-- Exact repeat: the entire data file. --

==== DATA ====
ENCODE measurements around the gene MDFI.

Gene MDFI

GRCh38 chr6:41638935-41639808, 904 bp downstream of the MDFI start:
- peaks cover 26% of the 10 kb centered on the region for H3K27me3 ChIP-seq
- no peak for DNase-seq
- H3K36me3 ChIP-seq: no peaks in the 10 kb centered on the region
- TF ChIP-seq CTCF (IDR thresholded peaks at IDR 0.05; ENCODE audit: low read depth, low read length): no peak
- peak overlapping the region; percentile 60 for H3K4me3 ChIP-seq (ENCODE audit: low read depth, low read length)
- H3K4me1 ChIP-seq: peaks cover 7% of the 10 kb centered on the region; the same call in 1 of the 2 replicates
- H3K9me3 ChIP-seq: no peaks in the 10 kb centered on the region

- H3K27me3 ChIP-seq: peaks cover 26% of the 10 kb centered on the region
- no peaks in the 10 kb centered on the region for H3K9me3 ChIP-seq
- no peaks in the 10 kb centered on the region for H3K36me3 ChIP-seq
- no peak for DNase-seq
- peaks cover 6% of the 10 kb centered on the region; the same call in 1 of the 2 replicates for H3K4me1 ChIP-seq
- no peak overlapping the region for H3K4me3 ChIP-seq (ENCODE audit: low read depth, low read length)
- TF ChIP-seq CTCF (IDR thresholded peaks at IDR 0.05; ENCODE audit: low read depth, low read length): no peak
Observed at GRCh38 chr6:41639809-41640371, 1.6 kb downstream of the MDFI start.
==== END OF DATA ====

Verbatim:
ENCODE measurements around the gene MDFI.

Gene MDFI

GRCh38 chr6:41638935-41639808, 904 bp downstream of the MDFI start:
- peaks cover 26% of the 10 kb centered on the region for H3K27me3 ChIP-seq
- no peak for DNase-seq
- H3K36me3 ChIP-seq: no peaks in the 10 kb centered on the region
- TF ChIP-seq CTCF (IDR thresholded peaks at IDR 0.05; ENCODE audit: low read depth, low read length): no peak
- peak overlapping the region; percentile 60 for H3K4me3 ChIP-seq (ENCODE audit: low read depth, low read length)
- H3K4me1 ChIP-seq: peaks cover 7% of the 10 kb centered on the region; the same call in 1 of the 2 replicates
- H3K9me3 ChIP-seq: no peaks in the 10 kb centered on the region

- H3K27me3 ChIP-seq: peaks cover 26% of the 10 kb centered on the region
- no peaks in the 10 kb centered on the region for H3K9me3 ChIP-seq
- no peaks in the 10 kb centered on the region for H3K36me3 ChIP-seq
- no peak for DNase-seq
- peaks cover 6% of the 10 kb centered on the region; the same call in 1 of the 2 replicates for H3K4me1 ChIP-seq
- no peak overlapping the region for H3K4me3 ChIP-seq (ENCODE audit: low read depth, low read length)
- TF ChIP-seq CTCF (IDR thresholded peaks at IDR 0.05; ENCODE audit: low read depth, low read length): no peak
Observed at GRCh38 chr6:41639809-41640371, 1.6 kb downstream of the MDFI start.